Gathered from data provided by the U.S. Department of Health and Human Services, professionals submitted over half of the cases referred to CPS, with educators and school faculty members being the most frequent source. But now that children are without these people who would normally stand up and report their abuse for them, they are crying out for help themselves. As records show, for the first time ever, over 50% of visitors to the National Sexual Assault Hotline in March were minors, and 79% of them were living with their perpetrator(s).

In all honesty, it doesn’t matter the age of the victim at this point anymore — we are past that in this pandemic. Because as research is proving, kids of all ages are at a heightened risk of abuse within their homes, and experts are just hoping that someone notices and takes action before the situation escalates and becomes dire.

“People are waiting until these children have stopped breathing or something extremely serious before they’re coming into the emergency departments,” Leigh Vinocur, a spokeswoman for the American College of Emergency Physicians, tells The Washington Post. “When there’s more reporting, we can pick up injuries that are more minor. Now we’re relying on parents who have injured their child to bring them in.”

This is why we can’t even begin to guess how many children are subject to abuse in our country right now. Without outsiders speaking on behalf of these victims when abuse becomes apparent, child abuse cases are likely to go unreported unless the situation is emergent enough to require outside medical help.

“As a child abuse pediatrician, I typically see more cases in the fall because abuse that occurs during the summer often goes undetected,” Nina Agrawal, a child abuse pediatrician and assistant professor of pediatrics at Columbia University Medical Center writes in The New York Times. “I expect that when this period of social distancing comes to an end, I’ll see a similar surge.”

This is expected with all forms of abuse, but sexual abuse is thought to be one of the more inescapable forms for children during this pandemic. With roughly one in four females and one in six males being sexually abused before the age of 18, and most of their abusers being someone in the family or close to the family, we could see an increase in sexual abuse cases later on, particularly if the abuser is the breadwinner of the family and currently without a job.

And it’s likely that we won’t find out about the magnitude of it all until school — and life in general — starts back up again.

Even still, there are ways that friends, neighbors, churches and pediatricians can help when child abuse is suspected. Anyone can call the Child Protective Services hotline to report abuse. You can call the police, who have the power to remove a child from their home if there is an imminent risk of danger. If your kids are on a Zoom chat with one of their friends and you have your suspicions, try to hop in on their conversation and kindly inquire about their home life in a safe way, or message their teacher so they can offer their judgment in addition to yours.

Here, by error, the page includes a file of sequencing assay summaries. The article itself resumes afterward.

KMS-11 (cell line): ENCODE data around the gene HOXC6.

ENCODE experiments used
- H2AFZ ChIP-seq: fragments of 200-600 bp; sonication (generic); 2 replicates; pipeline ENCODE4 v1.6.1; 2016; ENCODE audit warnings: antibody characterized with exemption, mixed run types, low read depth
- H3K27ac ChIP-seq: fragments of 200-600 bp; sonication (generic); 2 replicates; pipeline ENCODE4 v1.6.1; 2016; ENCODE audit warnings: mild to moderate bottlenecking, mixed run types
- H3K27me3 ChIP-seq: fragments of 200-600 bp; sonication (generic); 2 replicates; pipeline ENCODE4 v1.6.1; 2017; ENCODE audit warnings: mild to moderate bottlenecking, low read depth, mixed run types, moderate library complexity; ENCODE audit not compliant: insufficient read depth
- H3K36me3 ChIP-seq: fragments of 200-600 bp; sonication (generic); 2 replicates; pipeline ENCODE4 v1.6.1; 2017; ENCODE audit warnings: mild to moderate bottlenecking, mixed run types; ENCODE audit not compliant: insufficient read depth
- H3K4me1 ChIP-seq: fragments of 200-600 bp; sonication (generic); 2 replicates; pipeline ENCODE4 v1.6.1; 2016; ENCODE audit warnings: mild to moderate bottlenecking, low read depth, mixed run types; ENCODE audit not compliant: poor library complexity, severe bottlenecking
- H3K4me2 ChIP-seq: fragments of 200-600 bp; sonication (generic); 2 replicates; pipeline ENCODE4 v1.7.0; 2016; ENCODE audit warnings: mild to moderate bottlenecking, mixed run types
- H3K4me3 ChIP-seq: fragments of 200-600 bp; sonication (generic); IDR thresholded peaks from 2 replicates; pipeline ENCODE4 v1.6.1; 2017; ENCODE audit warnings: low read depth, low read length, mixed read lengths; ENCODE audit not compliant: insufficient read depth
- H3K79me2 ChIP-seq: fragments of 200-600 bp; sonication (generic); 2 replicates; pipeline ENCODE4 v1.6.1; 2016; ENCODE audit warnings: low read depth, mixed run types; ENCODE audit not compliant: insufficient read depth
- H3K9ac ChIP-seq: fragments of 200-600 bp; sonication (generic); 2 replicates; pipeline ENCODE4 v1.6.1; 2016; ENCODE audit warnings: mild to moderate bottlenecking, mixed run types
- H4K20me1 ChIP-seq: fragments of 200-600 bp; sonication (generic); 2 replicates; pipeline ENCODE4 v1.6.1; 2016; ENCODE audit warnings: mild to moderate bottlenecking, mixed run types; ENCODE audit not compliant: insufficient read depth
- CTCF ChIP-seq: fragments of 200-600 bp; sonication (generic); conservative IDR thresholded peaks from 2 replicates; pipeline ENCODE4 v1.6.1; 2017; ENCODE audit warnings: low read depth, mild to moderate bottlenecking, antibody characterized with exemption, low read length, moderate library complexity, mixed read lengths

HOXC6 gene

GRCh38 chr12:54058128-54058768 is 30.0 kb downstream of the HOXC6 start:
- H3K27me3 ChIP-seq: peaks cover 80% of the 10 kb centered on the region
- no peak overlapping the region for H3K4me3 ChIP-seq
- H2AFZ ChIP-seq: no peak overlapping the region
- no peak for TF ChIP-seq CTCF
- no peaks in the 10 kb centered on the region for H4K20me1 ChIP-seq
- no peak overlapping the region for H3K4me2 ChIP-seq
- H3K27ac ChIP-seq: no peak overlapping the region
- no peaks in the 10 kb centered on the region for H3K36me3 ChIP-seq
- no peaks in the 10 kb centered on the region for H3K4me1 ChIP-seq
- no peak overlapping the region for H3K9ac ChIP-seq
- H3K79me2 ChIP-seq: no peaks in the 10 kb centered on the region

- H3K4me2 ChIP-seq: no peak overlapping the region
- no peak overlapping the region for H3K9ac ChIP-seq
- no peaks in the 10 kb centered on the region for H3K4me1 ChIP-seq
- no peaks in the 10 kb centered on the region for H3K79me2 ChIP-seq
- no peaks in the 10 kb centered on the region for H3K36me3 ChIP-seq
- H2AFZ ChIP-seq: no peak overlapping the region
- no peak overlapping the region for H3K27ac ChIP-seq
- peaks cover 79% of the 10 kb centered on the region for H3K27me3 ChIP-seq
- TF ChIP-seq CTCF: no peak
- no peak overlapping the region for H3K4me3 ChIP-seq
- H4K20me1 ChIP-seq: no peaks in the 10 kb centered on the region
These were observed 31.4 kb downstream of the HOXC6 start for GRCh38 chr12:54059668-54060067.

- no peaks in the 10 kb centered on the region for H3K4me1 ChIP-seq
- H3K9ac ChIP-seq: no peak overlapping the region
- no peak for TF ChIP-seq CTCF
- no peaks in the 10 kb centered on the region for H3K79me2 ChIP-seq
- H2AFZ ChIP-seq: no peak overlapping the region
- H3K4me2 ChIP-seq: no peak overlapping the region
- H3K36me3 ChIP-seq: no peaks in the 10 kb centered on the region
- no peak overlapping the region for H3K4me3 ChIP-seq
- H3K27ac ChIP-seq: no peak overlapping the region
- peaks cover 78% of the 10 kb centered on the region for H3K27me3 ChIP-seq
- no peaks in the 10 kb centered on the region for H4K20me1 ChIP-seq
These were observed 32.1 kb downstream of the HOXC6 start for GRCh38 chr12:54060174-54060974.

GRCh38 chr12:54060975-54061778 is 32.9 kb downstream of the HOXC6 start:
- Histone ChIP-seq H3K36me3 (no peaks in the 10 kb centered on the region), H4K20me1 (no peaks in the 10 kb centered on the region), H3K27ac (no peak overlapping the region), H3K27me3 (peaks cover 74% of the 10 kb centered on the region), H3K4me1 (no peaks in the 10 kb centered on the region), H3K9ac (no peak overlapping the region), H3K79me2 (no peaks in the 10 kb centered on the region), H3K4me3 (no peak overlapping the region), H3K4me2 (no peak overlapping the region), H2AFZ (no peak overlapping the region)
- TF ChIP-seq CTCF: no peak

In order to help the most children who are being abused, we have to recognize that abuse doesn’t always just happen to one person in the household. Sometimes, it’s one parent abusing another parent, which affects the children as well. Following the start of this pandemic, some areas have seen as much as a 25% rise in domestic violence reports. In these instances, some may find it difficult, even life-threatening, to leave their partner without a solid escape plan or a steady flow of financial revenue.

We need to find ways for victims of abuse to report their situation that meshes with this digital day of age — that includes raising awareness about mobile apps which offer inconspicuous ways for survivors to receive help from abuse. With no need to “cover your tracks,” the Wickr mobile app is a top-secret messenger which sends encrypted messages with a self-destruct timer. For someone needing something that allows them to hide their escape plan in plain sight, the Aspire News app allows victims of abuse to report and find support from abuse with their pages that resembles ordinary news sites.

It would be a huge leap for a victim of abuse to speak up. So when and if they do, listen to them. Stay informed on the ways you can help them. Use code words to help get them out of their situation safely, and get the authorities involved if the situation is dire enough to call for it.

Above all, keep your eyes and ears open for subtle signs. Be an advocate for the voiceless. Because for some, quarantine isn’t a time filled with board games, too much screen time, and even more food — it’s a state of constant fear.